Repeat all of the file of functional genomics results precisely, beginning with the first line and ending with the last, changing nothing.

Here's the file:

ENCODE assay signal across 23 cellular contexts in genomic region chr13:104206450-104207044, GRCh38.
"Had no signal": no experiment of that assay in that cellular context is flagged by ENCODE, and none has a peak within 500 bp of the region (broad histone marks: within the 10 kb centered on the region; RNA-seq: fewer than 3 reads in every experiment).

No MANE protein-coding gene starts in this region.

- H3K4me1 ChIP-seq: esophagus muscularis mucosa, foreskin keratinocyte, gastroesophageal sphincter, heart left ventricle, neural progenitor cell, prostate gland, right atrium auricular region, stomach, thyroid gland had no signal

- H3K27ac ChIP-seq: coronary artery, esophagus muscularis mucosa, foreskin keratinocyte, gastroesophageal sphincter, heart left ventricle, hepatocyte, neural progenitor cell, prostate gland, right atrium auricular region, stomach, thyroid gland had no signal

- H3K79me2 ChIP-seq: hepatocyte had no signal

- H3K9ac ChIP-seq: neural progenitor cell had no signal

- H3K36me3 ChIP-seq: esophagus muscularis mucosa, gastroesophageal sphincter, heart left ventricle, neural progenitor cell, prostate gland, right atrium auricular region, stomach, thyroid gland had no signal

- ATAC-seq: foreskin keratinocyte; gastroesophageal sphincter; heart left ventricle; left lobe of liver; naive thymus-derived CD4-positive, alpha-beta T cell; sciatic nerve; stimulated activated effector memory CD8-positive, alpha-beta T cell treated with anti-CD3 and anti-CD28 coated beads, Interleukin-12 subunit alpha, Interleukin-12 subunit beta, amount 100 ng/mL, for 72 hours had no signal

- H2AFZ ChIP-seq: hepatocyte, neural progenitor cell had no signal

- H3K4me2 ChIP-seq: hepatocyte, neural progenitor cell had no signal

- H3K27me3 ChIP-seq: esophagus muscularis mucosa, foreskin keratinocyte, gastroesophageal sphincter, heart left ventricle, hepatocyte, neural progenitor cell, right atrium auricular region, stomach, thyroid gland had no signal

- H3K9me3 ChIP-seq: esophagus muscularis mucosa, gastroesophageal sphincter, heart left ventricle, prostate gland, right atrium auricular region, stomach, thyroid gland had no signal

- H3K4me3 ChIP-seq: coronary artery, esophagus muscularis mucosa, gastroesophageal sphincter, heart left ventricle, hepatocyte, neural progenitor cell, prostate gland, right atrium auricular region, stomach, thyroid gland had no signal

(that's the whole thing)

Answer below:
ENCODE assay signal across 23 cellular contexts in genomic region chr13:104206450-104207044, GRCh38.
"Had no signal": no experiment of that assay in that cellular context is flagged by ENCODE, and none has a peak within 500 bp of the region (broad histone marks: within the 10 kb centered on the region; RNA-seq: fewer than 3 reads in every experiment).

No MANE protein-coding gene starts in this region.

- H3K4me1 ChIP-seq: esophagus muscularis mucosa, foreskin keratinocyte, gastroesophageal sphincter, heart left ventricle, neural progenitor cell, prostate gland, right atrium auricular region, stomach, thyroid gland had no signal

- H3K27ac ChIP-seq: coronary artery, esophagus muscularis mucosa, foreskin keratinocyte, gastroesophageal sphincter, heart left ventricle, hepatocyte, neural progenitor cell, prostate gland, right atrium auricular region, stomach, thyroid gland had no signal

- H3K79me2 ChIP-seq: hepatocyte had no signal

- H3K9ac ChIP-seq: neural progenitor cell had no signal

- H3K36me3 ChIP-seq: esophagus muscularis mucosa, gastroesophageal sphincter, heart left ventricle, neural progenitor cell, prostate gland, right atrium auricular region, stomach, thyroid gland had no signal

- ATAC-seq: foreskin keratinocyte; gastroesophageal sphincter; heart left ventricle; left lobe of liver; naive thymus-derived CD4-positive, alpha-beta T cell; sciatic nerve; stimulated activated effector memory CD8-positive, alpha-beta T cell treated with anti-CD3 and anti-CD28 coated beads, Interleukin-12 subunit alpha, Interleukin-12 subunit beta, amount 100 ng/mL, for 72 hours had no signal

- H2AFZ ChIP-seq: hepatocyte, neural progenitor cell had no signal

- H3K4me2 ChIP-seq: hepatocyte, neural progenitor cell had no signal

- H3K27me3 ChIP-seq: esophagus muscularis mucosa, foreskin keratinocyte, gastroesophageal sphincter, heart left ventricle, hepatocyte, neural progenitor cell, right atrium auricular region, stomach, thyroid gland had no signal

- H3K9me3 ChIP-seq: esophagus muscularis mucosa, gastroesophageal sphincter, heart left ventricle, prostate gland, right atrium auricular region, stomach, thyroid gland had no signal

- H3K4me3 ChIP-seq: coronary artery, esophagus muscularis mucosa, gastroesophageal sphincter, heart left ventricle, hepatocyte, neural progenitor cell, prostate gland, right atrium auricular region, stomach, thyroid gland had no signal